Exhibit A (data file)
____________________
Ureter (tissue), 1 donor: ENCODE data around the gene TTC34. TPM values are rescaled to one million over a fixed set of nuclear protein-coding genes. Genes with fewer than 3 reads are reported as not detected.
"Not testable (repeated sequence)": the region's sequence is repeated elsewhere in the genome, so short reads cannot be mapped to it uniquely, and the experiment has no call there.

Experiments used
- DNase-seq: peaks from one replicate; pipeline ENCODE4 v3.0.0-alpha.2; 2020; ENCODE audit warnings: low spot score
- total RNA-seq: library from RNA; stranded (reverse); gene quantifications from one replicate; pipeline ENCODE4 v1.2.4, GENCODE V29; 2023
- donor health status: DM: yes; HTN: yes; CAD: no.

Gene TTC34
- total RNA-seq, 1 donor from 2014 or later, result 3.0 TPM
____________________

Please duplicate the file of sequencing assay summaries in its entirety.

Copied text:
Ureter (tissue), 1 donor: ENCODE data around the gene TTC34. TPM values are rescaled to one million over a fixed set of nuclear protein-coding genes. Genes with fewer than 3 reads are reported as not detected.
"Not testable (repeated sequence)": the region's sequence is repeated elsewhere in the genome, so short reads cannot be mapped to it uniquely, and the experiment has no call there.

Experiments used
- DNase-seq: peaks from one replicate; pipeline ENCODE4 v3.0.0-alpha.2; 2020; ENCODE audit warnings: low spot score
- total RNA-seq: library from RNA; stranded (reverse); gene quantifications from one replicate; pipeline ENCODE4 v1.2.4, GENCODE V29; 2023
- donor health status: DM: yes; HTN: yes; CAD: no.

Gene TTC34
- total RNA-seq, 1 donor from 2014 or later, result 3.0 TPM